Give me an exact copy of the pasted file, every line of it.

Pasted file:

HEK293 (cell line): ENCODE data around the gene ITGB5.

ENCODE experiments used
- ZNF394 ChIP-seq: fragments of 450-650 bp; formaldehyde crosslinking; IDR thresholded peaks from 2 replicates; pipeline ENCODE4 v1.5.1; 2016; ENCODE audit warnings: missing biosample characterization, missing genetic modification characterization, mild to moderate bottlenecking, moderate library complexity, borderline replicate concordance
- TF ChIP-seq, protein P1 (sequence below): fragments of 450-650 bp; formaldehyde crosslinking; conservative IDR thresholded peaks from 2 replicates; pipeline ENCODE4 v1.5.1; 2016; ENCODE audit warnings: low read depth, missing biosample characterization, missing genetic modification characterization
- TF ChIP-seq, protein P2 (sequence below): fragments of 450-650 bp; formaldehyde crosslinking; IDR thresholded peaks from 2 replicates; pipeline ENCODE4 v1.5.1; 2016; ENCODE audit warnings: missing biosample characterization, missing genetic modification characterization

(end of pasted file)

HEK293 (cell line): ENCODE data around the gene ITGB5.

ENCODE experiments used
- ZNF394 ChIP-seq: fragments of 450-650 bp; formaldehyde crosslinking; IDR thresholded peaks from 2 replicates; pipeline ENCODE4 v1.5.1; 2016; ENCODE audit warnings: missing biosample characterization, missing genetic modification characterization, mild to moderate bottlenecking, moderate library complexity, borderline replicate concordance
- TF ChIP-seq, protein P1 (sequence below): fragments of 450-650 bp; formaldehyde crosslinking; conservative IDR thresholded peaks from 2 replicates; pipeline ENCODE4 v1.5.1; 2016; ENCODE audit warnings: low read depth, missing biosample characterization, missing genetic modification characterization
- TF ChIP-seq, protein P2 (sequence below): fragments of 450-650 bp; formaldehyde crosslinking; IDR thresholded peaks from 2 replicates; pipeline ENCODE4 v1.5.1; 2016; ENCODE audit warnings: missing biosample characterization, missing genetic modification characterization